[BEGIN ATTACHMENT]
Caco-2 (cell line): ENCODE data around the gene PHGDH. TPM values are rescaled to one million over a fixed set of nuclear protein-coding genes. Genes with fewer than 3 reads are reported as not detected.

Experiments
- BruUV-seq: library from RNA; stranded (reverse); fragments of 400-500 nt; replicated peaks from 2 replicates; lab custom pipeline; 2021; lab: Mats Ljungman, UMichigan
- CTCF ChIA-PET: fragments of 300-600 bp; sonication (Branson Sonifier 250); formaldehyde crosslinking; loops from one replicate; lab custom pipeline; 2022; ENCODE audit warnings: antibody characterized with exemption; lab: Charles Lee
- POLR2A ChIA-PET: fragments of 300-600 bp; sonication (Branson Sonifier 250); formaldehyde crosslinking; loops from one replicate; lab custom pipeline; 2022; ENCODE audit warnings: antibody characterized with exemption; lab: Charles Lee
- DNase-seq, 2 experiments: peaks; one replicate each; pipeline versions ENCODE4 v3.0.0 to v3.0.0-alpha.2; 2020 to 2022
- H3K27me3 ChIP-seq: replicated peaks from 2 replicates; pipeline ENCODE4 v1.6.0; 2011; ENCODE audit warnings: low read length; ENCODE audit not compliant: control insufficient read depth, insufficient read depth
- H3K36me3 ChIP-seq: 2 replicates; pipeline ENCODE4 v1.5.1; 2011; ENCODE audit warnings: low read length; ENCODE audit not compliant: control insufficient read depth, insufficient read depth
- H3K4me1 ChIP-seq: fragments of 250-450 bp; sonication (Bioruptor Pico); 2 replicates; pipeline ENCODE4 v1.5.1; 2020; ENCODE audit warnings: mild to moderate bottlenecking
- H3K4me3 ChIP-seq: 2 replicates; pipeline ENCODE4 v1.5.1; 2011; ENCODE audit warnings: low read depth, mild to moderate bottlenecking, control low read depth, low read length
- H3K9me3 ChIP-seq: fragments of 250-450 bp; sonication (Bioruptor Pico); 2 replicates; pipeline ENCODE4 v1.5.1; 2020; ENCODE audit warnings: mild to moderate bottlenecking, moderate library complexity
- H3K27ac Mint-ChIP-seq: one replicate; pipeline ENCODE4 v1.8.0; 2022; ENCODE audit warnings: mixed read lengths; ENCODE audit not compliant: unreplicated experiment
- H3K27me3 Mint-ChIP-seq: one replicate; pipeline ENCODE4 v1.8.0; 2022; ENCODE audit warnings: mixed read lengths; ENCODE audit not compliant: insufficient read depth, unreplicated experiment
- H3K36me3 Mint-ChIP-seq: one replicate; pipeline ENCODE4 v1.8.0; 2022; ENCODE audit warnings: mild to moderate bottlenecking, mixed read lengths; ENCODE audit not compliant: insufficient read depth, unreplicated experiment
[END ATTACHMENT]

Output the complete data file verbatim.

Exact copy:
Caco-2 (cell line): ENCODE data around the gene PHGDH. TPM values are rescaled to one million over a fixed set of nuclear protein-coding genes. Genes with fewer than 3 reads are reported as not detected.

Experiments
- BruUV-seq: library from RNA; stranded (reverse); fragments of 400-500 nt; replicated peaks from 2 replicates; lab custom pipeline; 2021; lab: Mats Ljungman, UMichigan
- CTCF ChIA-PET: fragments of 300-600 bp; sonication (Branson Sonifier 250); formaldehyde crosslinking; loops from one replicate; lab custom pipeline; 2022; ENCODE audit warnings: antibody characterized with exemption; lab: Charles Lee
- POLR2A ChIA-PET: fragments of 300-600 bp; sonication (Branson Sonifier 250); formaldehyde crosslinking; loops from one replicate; lab custom pipeline; 2022; ENCODE audit warnings: antibody characterized with exemption; lab: Charles Lee
- DNase-seq, 2 experiments: peaks; one replicate each; pipeline versions ENCODE4 v3.0.0 to v3.0.0-alpha.2; 2020 to 2022
- H3K27me3 ChIP-seq: replicated peaks from 2 replicates; pipeline ENCODE4 v1.6.0; 2011; ENCODE audit warnings: low read length; ENCODE audit not compliant: control insufficient read depth, insufficient read depth
- H3K36me3 ChIP-seq: 2 replicates; pipeline ENCODE4 v1.5.1; 2011; ENCODE audit warnings: low read length; ENCODE audit not compliant: control insufficient read depth, insufficient read depth
- H3K4me1 ChIP-seq: fragments of 250-450 bp; sonication (Bioruptor Pico); 2 replicates; pipeline ENCODE4 v1.5.1; 2020; ENCODE audit warnings: mild to moderate bottlenecking
- H3K4me3 ChIP-seq: 2 replicates; pipeline ENCODE4 v1.5.1; 2011; ENCODE audit warnings: low read depth, mild to moderate bottlenecking, control low read depth, low read length
- H3K9me3 ChIP-seq: fragments of 250-450 bp; sonication (Bioruptor Pico); 2 replicates; pipeline ENCODE4 v1.5.1; 2020; ENCODE audit warnings: mild to moderate bottlenecking, moderate library complexity
- H3K27ac Mint-ChIP-seq: one replicate; pipeline ENCODE4 v1.8.0; 2022; ENCODE audit warnings: mixed read lengths; ENCODE audit not compliant: unreplicated experiment
- H3K27me3 Mint-ChIP-seq: one replicate; pipeline ENCODE4 v1.8.0; 2022; ENCODE audit warnings: mixed read lengths; ENCODE audit not compliant: insufficient read depth, unreplicated experiment
- H3K36me3 Mint-ChIP-seq: one replicate; pipeline ENCODE4 v1.8.0; 2022; ENCODE audit warnings: mild to moderate bottlenecking, mixed read lengths; ENCODE audit not compliant: insufficient read depth, unreplicated experiment